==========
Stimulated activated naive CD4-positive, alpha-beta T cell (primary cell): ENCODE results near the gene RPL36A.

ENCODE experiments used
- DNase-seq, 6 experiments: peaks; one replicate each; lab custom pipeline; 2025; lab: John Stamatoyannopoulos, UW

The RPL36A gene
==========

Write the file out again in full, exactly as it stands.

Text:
Stimulated activated naive CD4-positive, alpha-beta T cell (primary cell): ENCODE results near the gene RPL36A.

ENCODE experiments used
- DNase-seq, 6 experiments: peaks; one replicate each; lab custom pipeline; 2025; lab: John Stamatoyannopoulos, UW

The RPL36A gene